More recently, there’s 2020’s best picture winner “Nomadland,” which focused on people choosing to live as nomads. That look at life on the road through the eyes of those who feel abandoned by a changing world gave voters a feeling of being seen.

Something similar may happen this year. When the strikes are finally over, awards voters may be hungry for a movie that pays tribute to others who were willing to take a stand against a system that they saw as exploitative or corrupt. For some screenwriters and actors, that may mean an invite to the Oscars to go with their new contracts.

Read the latest prediction updates below.

Current Oscars Tracking
(Sept. 28, 2023)

Best Picture
“American Fiction” (MGM)
“Barbie” (Warner Bros.)
“The Holdovers” (Focus Features)
“Killers of the Flower Moon” (Apple Original Films/Paramount Pictures)
“Maestro” (Netflix)
“Oppenheimer” (Universal Pictures)
“Origin” (Neon)
“Past Lives” (A24)
“Poor Things” (Searchlight Pictures)
“The Zone of Interest” (A24)

Jonathan Glazer, “The Zone of Interest”
Cord Jefferson, “American Fiction”
Yorgos Lanthimos, “Poor Things”
Christopher Nolan, “Oppenheimer”
Martin Scorsese, “Killers of the Flower Moon”

Bradley Cooper, “Maestro”
Leonardo DiCaprio, “Killers of the Flower Moon”
Colman Domingo, “Rustin”
Cillian Murphy, “Oppenheimer”
Jeffrey Wright, “American Fiction”

Aunjanue Ellis-Taylor, “Origin”
Lily Gladstone, “Killers of the Flower Moon”
Carey Mulligan, “Maestro”
Natalie Portman, “May December”
Emma Stone, “Poor Things”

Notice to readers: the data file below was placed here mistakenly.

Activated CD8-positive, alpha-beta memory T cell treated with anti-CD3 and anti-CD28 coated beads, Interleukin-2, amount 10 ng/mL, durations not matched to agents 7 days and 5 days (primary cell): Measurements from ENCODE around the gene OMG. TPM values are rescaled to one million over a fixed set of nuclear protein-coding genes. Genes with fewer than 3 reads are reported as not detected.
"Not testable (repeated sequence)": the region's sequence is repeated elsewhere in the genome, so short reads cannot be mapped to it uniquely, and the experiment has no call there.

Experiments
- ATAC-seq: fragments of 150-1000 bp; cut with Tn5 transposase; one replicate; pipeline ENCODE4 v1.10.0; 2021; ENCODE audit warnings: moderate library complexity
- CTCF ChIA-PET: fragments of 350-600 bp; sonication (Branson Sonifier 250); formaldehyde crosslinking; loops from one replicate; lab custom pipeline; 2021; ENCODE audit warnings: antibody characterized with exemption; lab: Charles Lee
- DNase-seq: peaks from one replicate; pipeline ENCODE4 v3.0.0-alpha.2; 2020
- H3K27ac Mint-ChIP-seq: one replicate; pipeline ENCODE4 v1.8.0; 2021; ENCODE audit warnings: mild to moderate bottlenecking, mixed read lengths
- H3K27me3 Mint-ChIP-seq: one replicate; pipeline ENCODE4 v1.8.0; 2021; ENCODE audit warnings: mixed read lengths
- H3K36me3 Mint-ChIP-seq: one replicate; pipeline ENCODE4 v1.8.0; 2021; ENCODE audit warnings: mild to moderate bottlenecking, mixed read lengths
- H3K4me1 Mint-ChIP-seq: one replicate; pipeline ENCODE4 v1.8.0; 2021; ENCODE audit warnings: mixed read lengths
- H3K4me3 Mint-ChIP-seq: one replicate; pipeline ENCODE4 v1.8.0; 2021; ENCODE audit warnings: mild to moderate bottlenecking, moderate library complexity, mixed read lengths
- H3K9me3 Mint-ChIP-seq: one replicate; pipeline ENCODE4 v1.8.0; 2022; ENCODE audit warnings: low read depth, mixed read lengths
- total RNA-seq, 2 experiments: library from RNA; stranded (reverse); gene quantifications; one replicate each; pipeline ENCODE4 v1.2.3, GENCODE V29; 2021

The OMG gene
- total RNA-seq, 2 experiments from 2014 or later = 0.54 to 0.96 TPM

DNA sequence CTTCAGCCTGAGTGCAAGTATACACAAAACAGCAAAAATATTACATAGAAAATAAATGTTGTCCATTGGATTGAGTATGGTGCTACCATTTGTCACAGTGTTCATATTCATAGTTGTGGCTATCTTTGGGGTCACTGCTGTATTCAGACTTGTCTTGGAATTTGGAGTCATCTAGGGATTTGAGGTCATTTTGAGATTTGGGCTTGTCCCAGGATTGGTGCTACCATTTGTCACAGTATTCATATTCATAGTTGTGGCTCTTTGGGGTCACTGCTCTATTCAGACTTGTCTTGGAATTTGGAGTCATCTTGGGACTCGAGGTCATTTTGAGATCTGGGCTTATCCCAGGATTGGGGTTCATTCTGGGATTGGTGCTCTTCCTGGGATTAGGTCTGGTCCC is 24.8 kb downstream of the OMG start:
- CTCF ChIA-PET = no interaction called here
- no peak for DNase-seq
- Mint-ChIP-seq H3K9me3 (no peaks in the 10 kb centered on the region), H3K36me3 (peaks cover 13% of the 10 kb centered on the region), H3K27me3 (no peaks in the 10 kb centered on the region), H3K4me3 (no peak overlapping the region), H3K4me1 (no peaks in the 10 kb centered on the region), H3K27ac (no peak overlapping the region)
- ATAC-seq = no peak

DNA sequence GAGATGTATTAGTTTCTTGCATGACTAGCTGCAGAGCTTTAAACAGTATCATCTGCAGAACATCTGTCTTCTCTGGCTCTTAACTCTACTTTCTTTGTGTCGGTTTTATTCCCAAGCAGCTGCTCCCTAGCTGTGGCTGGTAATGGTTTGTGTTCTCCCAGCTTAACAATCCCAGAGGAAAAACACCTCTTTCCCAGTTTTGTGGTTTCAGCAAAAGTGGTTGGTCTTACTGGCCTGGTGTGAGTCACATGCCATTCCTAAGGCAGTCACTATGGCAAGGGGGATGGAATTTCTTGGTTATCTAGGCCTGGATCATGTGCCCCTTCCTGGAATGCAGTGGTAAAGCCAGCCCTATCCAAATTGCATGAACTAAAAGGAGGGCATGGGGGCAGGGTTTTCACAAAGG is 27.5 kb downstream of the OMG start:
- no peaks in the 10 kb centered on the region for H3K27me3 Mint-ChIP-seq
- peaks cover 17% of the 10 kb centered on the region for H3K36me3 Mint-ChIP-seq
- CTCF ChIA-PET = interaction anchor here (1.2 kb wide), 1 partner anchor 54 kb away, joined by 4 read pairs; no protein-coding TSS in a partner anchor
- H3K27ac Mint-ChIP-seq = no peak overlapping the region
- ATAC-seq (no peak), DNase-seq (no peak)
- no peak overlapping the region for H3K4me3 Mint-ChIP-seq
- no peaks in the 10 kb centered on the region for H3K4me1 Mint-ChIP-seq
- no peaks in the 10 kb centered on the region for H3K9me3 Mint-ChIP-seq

Supporting Actor
Sterling K. Brown, “American Fiction”
Robert DeNiro, “Killers of the Flower Moon”
Robert Downey Jr., “Oppenheimer”
Ryan Gosling, “Barbie”
Mark Ruffalo, “Poor Things”

Supporting Actress
Emily Blunt, “Oppenheimer”
Penélope Cruz, “Ferrari”
America Ferrera, “Barbie”
Julianne Moore, “May December”
Da’Vine Joy Randolph, “The Holdovers”

Original Screenplay
“The Holdovers”
“May December”
“Past Lives”

Adapted Screenplay
“American Fiction”
“Killers of the Flower Moon”
“Poor Things”
“The Zone of Interest”

Animated Feature
“The Boy and the Heron”
“Spider-Man: Across the Spider-Verse”
“Teenage Mutant Ninja Turtles: Mutant Mayhem”
“Trolls Band Together”

Production Design
“Killers of the Flower Moon”
“Poor Things”

“Killers of the Flower Moon”
“The Zone of Interest”

Costume Design
“The Color Purple”
“Killers of the Flower Moon”
“Poor Things”

Film Editing
“American Fiction”
“Killers of the Flower Moon”

Makeup and Hairstyling
“The Color Purple”
“Poor Things”

“Killers of the Flower Moon”
“Spider-Man: Across the Spider-Verse”
“The Zone of Interest”

Visual Effects
“Blue Beetle”
“The Creator”
“The Little Mermaid”
“Spider-Man: Across the Spider-Verse”

Original Score
“American Fiction”
“Killers of the Flower Moon”
“Spider-Man: Across the Spider-Verse”

Original Song
“I’m Just Ken” from “Barbie”
“What Was I Made For?” from “Barbie”
“Road to Freedom” from “Rustin”
“Better Place” from “Trolls Band Together”
“This Wish” from “Wish”

Documentary Feature
“American Symphony”
“Little Richard: I Am Everything”
“The Pigeon Tunnel”
“They Shot the Piano Player”

International Feature
“Perfect Days” (Japan)
“Society of the Snow” (Spain)
“The Taste of Things” (France)
“The Teachers’ Lounge” (Germany)
“The Zone of Interest” (United Kingdom)

Top 4 Nomination Leaders Tracking (Film)

  1. “Killers of the Flower Moon” and “Oppenheimer” – 12

  2. “Barbie” and “Maestro” – 10

  3. “Poor Things” – 8

  4. “American Fiction” – 7

Top 4 Nomination Leaders Tracking (Studios)

  1. Netflix – 18

  2. Apple Original Films / Paramount Pictures / Warner Bros. – 13

  3. Universal Pictures — 12

  4. A24 and Searchlight Pictures — 8